Young People and School Authority in the Nineteenth-Century United States
This chapter examines the issue of corporal punishment in schools and how it was challenged by both children and parents in the courts during the nineteenth century. Focusing on court cases pitting and their families vs. schools and school teachers, it considers questions about school authority and how these clashes shaped daily expressions of power in the modern school system. It also suggests that these litigations reveal conflicts embedded not only in class and gender but also in contested notions of the role of education in a democratic society. Finally, it explains how student and parent resistance to corporal punishment led to increasing reliance on suspensions and expulsions as means of school governance by the early twentieth century.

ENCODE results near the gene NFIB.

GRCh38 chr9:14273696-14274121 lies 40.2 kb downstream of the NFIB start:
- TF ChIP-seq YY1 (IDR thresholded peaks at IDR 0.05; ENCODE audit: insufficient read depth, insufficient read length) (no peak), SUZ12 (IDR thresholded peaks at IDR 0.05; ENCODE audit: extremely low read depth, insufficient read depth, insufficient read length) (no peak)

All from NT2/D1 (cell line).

NYU Press Scholarship Online requires a subscription or purchase to access the full text of books within the service. Public users can however freely search the site and view the abstracts and keywords for each book and chapter.
If you think you should have access to this title, please contact your librarian.
To troubleshoot, please check our FAQs, and if you can't find the answer there, please contact us.